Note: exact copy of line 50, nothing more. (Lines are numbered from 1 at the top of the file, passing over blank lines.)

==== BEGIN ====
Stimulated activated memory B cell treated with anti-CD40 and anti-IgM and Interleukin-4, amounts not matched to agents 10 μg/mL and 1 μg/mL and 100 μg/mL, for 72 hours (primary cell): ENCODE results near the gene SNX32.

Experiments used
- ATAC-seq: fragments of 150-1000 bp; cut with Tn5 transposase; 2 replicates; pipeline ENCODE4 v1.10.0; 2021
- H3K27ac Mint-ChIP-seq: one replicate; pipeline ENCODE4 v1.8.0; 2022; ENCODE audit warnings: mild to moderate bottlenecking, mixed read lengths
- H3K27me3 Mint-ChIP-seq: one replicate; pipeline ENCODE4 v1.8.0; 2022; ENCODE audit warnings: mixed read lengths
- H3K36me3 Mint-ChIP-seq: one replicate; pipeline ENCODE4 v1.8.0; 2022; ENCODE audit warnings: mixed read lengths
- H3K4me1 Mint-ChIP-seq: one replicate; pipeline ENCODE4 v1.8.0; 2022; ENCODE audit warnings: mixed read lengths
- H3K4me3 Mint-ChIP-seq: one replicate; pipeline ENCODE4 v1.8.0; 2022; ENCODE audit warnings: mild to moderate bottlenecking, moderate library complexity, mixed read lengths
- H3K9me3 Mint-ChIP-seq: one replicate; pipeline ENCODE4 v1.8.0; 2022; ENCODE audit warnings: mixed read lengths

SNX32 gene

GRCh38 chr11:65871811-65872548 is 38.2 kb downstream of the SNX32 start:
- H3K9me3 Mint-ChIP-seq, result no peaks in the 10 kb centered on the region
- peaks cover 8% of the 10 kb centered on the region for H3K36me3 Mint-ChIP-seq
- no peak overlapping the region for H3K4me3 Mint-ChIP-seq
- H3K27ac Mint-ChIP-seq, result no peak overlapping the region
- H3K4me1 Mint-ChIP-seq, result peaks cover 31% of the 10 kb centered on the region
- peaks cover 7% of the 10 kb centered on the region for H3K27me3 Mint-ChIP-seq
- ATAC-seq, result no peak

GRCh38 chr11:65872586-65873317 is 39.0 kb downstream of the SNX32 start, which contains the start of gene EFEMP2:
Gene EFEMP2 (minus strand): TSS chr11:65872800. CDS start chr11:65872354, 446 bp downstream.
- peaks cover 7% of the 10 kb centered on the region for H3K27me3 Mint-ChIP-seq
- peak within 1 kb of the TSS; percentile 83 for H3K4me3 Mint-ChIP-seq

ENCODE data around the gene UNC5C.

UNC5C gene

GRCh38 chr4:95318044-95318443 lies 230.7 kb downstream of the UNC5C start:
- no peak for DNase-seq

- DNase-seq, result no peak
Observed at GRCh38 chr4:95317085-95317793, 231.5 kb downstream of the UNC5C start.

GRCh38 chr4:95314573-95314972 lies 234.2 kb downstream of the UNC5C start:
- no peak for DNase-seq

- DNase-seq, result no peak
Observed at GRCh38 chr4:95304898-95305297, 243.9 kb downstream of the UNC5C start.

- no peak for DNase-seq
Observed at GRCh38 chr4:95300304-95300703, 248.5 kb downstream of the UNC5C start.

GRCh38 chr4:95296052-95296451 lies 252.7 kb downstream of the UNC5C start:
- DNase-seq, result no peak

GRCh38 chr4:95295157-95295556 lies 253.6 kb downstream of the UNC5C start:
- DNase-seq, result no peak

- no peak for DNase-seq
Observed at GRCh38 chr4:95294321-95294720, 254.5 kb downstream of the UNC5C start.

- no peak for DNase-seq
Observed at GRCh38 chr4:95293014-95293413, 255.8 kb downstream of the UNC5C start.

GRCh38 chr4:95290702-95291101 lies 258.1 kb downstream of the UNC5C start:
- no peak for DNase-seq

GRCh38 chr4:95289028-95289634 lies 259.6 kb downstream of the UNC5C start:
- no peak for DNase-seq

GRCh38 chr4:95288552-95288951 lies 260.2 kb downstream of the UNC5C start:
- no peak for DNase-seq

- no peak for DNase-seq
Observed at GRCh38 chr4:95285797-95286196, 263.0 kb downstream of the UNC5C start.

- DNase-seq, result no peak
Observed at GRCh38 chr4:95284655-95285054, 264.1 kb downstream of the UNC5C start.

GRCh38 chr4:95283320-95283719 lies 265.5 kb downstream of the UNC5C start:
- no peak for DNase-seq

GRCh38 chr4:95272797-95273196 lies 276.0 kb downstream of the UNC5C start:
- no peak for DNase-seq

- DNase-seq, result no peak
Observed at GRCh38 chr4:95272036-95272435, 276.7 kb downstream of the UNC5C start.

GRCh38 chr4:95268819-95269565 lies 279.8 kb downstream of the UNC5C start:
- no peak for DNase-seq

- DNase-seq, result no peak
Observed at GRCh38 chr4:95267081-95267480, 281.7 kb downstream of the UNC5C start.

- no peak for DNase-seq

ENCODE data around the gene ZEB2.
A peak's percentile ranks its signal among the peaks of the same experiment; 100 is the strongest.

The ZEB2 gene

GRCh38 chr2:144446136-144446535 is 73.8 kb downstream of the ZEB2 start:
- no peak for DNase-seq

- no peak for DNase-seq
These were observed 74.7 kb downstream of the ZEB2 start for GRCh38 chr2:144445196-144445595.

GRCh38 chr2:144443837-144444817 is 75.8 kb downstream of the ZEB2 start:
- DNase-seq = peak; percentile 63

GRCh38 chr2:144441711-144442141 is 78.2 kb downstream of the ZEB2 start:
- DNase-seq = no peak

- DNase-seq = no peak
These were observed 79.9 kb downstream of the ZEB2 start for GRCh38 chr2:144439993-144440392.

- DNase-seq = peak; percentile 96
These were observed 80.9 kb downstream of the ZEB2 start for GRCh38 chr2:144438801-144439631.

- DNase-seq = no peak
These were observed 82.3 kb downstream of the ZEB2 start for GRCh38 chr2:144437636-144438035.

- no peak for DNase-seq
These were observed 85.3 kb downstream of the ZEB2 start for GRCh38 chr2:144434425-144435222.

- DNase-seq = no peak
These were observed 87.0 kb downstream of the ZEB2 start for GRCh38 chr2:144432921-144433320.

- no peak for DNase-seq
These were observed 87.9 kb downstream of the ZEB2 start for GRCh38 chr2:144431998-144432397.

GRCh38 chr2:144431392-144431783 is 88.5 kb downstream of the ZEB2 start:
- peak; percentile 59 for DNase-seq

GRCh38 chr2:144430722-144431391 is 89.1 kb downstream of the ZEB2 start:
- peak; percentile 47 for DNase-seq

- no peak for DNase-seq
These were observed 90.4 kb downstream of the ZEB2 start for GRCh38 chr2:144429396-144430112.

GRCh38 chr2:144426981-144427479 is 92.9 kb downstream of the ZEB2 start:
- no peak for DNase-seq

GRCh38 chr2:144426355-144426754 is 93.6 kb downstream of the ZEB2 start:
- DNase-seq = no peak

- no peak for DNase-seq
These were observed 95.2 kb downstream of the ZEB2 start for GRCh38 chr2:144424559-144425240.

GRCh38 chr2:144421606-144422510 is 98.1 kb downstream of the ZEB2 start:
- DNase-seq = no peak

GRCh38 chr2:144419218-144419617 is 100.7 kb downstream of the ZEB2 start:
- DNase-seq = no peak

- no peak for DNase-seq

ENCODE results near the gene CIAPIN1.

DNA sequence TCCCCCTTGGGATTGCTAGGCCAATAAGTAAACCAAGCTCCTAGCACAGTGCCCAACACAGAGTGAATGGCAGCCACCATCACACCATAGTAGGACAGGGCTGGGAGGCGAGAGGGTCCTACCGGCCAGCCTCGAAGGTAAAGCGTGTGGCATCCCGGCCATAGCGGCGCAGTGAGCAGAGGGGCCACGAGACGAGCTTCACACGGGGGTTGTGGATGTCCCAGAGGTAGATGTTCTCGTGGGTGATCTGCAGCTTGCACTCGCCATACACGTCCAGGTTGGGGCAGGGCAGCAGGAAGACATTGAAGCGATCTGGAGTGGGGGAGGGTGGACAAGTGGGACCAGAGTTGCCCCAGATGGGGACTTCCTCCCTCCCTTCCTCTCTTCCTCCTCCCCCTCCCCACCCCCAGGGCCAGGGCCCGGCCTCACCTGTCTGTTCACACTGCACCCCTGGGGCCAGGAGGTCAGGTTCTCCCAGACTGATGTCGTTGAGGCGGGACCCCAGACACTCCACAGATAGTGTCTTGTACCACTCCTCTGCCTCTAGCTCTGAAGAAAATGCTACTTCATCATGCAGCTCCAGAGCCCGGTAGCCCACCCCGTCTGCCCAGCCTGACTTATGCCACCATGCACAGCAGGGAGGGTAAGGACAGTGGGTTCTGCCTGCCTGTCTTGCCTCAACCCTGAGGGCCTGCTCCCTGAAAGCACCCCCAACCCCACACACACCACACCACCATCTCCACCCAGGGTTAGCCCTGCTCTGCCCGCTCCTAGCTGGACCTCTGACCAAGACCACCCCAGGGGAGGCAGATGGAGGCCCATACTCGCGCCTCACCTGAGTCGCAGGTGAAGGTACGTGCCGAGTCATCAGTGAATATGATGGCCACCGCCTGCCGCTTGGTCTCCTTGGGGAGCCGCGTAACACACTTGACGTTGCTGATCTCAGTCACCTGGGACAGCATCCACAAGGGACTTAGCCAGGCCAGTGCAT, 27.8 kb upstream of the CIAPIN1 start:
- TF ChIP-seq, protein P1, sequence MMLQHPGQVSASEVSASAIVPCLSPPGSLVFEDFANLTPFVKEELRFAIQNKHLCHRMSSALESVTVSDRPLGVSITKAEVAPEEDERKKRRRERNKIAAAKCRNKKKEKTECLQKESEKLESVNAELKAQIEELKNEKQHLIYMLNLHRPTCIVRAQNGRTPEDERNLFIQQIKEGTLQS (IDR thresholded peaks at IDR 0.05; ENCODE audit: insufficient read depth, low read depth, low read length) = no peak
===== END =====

Observed at GRCh38 chr4:95285797-95286196, 263.0 kb downstream of the UNC5C start.